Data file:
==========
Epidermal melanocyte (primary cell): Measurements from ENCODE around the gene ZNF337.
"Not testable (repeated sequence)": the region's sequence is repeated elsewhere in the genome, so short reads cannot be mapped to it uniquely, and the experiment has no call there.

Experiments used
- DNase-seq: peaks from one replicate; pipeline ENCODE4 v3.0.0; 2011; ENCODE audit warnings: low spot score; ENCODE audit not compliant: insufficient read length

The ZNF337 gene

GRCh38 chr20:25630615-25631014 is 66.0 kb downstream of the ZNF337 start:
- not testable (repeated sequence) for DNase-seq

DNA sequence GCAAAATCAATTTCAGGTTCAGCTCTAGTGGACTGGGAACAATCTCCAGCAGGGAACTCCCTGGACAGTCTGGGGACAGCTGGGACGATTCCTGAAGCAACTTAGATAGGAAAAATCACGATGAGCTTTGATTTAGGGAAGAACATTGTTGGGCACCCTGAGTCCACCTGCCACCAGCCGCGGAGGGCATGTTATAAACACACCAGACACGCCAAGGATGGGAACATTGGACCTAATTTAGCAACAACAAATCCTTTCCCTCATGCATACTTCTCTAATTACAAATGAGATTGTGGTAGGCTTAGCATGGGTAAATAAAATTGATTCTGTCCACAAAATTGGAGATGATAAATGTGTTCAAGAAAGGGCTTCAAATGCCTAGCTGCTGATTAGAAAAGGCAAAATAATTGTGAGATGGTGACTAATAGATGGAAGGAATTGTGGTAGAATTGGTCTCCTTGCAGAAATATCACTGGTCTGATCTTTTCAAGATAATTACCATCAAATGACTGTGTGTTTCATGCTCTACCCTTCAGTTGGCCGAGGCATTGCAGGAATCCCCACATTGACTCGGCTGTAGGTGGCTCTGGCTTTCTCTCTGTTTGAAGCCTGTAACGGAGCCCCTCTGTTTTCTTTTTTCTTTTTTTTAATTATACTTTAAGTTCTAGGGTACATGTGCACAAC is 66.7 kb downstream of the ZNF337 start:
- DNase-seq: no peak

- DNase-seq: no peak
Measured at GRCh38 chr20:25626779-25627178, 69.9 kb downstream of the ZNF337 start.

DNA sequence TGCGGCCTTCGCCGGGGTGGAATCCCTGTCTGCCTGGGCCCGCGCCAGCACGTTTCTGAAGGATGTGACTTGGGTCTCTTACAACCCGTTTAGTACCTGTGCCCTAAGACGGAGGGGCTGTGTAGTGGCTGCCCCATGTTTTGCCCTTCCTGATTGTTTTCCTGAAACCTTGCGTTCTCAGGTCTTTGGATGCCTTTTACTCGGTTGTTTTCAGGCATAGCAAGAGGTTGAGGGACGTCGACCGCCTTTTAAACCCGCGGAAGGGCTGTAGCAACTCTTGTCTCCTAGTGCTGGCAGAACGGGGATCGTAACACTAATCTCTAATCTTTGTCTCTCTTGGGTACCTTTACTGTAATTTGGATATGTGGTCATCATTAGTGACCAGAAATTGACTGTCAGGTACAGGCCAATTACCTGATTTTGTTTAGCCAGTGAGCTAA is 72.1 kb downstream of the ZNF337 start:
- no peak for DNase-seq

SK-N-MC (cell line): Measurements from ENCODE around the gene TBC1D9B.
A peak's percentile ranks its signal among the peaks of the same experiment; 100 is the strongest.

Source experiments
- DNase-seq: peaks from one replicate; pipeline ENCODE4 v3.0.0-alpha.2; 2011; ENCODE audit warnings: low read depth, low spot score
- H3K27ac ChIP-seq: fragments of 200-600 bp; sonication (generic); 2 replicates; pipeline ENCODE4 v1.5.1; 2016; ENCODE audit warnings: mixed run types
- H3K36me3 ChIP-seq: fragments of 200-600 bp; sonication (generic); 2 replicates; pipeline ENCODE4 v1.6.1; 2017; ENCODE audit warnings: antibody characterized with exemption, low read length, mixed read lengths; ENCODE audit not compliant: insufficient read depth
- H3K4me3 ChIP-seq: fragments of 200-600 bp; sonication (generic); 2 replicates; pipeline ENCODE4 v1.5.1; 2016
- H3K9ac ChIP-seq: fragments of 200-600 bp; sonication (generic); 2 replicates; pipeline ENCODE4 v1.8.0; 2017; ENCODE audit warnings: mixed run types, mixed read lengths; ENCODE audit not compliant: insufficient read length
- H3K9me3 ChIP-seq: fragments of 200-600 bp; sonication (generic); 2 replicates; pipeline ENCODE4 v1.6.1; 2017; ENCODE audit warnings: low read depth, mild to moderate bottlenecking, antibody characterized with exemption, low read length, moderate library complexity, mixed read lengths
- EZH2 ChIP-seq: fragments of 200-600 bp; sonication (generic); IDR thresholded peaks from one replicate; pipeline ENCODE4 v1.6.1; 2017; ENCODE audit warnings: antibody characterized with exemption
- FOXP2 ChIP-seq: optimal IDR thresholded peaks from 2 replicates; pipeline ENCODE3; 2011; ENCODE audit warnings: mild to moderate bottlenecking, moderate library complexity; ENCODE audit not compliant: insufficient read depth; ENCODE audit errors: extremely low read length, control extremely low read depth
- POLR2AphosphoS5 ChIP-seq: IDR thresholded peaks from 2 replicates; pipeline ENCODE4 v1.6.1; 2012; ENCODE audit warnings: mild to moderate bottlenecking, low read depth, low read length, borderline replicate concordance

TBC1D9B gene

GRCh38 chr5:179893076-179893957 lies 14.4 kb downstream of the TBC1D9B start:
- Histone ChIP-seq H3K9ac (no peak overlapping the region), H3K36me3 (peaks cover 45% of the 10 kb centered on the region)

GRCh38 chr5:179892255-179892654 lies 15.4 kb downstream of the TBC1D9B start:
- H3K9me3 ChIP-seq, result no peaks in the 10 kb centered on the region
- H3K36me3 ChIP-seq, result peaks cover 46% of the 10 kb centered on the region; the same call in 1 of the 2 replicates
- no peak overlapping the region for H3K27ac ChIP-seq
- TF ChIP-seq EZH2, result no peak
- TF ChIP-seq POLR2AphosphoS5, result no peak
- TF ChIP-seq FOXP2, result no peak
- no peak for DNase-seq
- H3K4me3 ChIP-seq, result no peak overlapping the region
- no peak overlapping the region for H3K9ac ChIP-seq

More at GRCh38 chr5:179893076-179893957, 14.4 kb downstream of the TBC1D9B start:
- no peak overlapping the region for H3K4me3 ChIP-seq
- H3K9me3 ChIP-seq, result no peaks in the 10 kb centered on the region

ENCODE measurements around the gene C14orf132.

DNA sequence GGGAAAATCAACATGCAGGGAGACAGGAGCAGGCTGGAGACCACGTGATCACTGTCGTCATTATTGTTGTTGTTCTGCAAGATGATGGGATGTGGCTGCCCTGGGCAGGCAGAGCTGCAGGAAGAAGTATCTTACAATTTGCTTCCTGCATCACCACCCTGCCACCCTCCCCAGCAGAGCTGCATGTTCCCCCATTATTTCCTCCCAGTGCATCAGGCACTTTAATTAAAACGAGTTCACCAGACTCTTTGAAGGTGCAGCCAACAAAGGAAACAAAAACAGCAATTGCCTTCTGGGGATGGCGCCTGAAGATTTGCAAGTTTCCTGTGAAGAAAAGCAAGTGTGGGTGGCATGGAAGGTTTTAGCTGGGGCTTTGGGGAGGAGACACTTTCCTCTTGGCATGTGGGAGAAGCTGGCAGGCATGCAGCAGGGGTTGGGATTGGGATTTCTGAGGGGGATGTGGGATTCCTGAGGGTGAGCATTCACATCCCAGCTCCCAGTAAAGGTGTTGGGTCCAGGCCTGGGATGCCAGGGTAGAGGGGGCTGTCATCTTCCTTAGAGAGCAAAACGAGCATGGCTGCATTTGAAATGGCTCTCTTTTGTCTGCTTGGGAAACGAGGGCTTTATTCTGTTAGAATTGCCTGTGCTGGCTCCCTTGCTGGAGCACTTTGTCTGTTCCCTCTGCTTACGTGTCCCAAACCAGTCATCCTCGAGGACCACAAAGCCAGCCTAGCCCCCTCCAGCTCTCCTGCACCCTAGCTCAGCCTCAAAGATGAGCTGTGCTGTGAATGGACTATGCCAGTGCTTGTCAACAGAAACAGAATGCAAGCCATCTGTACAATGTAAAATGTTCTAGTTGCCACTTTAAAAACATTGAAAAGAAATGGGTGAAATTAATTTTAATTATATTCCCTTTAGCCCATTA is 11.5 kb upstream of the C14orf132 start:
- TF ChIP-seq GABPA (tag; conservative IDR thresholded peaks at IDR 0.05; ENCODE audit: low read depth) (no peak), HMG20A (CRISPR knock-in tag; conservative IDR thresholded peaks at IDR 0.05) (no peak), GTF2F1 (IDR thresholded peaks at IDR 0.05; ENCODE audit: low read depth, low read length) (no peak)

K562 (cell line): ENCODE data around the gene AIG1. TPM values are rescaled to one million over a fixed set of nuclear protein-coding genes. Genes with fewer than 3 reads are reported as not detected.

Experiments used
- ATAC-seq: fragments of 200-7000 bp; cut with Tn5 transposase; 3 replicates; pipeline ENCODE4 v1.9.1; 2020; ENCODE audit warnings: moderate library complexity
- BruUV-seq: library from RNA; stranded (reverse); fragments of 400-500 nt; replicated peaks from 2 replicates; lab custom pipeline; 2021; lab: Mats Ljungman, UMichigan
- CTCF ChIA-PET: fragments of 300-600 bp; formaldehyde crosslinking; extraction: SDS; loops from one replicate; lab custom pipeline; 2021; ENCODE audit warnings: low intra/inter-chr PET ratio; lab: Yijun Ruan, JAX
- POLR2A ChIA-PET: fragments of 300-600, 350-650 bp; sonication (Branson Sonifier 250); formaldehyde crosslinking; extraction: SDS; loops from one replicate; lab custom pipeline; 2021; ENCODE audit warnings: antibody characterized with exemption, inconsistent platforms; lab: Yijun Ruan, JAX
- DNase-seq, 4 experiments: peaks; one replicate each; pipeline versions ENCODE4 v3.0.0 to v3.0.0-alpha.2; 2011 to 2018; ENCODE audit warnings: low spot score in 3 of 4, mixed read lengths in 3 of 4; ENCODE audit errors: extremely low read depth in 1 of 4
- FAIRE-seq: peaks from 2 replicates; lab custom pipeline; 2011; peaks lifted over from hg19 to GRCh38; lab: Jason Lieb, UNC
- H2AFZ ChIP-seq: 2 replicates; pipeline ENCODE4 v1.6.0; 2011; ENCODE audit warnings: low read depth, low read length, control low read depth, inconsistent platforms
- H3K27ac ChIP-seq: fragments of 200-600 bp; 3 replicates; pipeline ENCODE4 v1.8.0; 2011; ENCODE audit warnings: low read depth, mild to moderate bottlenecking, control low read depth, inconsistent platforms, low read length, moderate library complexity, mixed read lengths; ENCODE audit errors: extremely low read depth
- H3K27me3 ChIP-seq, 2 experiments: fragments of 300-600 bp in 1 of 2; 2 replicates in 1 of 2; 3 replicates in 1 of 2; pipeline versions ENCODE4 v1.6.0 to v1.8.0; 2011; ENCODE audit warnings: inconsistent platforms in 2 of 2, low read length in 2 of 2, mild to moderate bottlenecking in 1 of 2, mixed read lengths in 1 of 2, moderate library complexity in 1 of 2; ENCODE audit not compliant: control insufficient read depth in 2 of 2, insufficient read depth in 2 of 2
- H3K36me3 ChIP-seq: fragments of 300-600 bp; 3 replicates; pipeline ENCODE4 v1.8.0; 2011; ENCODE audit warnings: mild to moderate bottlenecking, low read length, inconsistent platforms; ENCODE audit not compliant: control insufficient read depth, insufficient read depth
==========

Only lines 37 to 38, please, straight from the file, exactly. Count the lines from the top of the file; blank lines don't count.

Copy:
- H3K4me3 ChIP-seq, result no peak overlapping the region
- no peak overlapping the region for H3K9ac ChIP-seq